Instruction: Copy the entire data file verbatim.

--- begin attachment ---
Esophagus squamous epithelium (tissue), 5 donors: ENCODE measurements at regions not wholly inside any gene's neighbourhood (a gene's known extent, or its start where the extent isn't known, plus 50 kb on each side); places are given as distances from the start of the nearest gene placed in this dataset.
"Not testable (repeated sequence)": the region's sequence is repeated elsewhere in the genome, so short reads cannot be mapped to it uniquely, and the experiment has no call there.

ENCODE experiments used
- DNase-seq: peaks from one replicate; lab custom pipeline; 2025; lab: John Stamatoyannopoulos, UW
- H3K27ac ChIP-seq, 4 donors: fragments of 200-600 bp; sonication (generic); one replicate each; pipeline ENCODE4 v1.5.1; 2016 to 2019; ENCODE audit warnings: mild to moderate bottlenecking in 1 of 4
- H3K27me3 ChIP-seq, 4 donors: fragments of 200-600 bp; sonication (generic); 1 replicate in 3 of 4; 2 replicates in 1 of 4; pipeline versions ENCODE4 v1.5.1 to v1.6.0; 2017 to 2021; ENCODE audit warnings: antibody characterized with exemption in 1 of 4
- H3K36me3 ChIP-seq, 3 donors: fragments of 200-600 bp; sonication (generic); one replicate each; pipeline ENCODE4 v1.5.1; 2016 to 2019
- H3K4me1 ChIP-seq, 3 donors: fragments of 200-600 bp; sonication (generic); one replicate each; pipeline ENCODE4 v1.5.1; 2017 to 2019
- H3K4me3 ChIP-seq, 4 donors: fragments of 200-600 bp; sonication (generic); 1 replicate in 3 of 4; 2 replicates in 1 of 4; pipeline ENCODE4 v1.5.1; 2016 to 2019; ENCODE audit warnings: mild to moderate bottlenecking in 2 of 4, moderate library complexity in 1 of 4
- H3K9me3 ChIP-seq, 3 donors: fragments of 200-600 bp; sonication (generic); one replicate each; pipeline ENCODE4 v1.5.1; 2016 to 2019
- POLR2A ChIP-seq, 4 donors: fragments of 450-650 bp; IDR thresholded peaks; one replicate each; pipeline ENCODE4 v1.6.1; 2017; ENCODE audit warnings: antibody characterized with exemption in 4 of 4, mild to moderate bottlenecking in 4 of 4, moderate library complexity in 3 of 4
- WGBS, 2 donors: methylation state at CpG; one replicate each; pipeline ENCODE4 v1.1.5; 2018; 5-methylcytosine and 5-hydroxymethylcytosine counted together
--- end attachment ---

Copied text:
Esophagus squamous epithelium (tissue), 5 donors: ENCODE measurements at regions not wholly inside any gene's neighbourhood (a gene's known extent, or its start where the extent isn't known, plus 50 kb on each side); places are given as distances from the start of the nearest gene placed in this dataset.
"Not testable (repeated sequence)": the region's sequence is repeated elsewhere in the genome, so short reads cannot be mapped to it uniquely, and the experiment has no call there.

ENCODE experiments used
- DNase-seq: peaks from one replicate; lab custom pipeline; 2025; lab: John Stamatoyannopoulos, UW
- H3K27ac ChIP-seq, 4 donors: fragments of 200-600 bp; sonication (generic); one replicate each; pipeline ENCODE4 v1.5.1; 2016 to 2019; ENCODE audit warnings: mild to moderate bottlenecking in 1 of 4
- H3K27me3 ChIP-seq, 4 donors: fragments of 200-600 bp; sonication (generic); 1 replicate in 3 of 4; 2 replicates in 1 of 4; pipeline versions ENCODE4 v1.5.1 to v1.6.0; 2017 to 2021; ENCODE audit warnings: antibody characterized with exemption in 1 of 4
- H3K36me3 ChIP-seq, 3 donors: fragments of 200-600 bp; sonication (generic); one replicate each; pipeline ENCODE4 v1.5.1; 2016 to 2019
- H3K4me1 ChIP-seq, 3 donors: fragments of 200-600 bp; sonication (generic); one replicate each; pipeline ENCODE4 v1.5.1; 2017 to 2019
- H3K4me3 ChIP-seq, 4 donors: fragments of 200-600 bp; sonication (generic); 1 replicate in 3 of 4; 2 replicates in 1 of 4; pipeline ENCODE4 v1.5.1; 2016 to 2019; ENCODE audit warnings: mild to moderate bottlenecking in 2 of 4, moderate library complexity in 1 of 4
- H3K9me3 ChIP-seq, 3 donors: fragments of 200-600 bp; sonication (generic); one replicate each; pipeline ENCODE4 v1.5.1; 2016 to 2019
- POLR2A ChIP-seq, 4 donors: fragments of 450-650 bp; IDR thresholded peaks; one replicate each; pipeline ENCODE4 v1.6.1; 2017; ENCODE audit warnings: antibody characterized with exemption in 4 of 4, mild to moderate bottlenecking in 4 of 4, moderate library complexity in 3 of 4
- WGBS, 2 donors: methylation state at CpG; one replicate each; pipeline ENCODE4 v1.1.5; 2018; 5-methylcytosine and 5-hydroxymethylcytosine counted together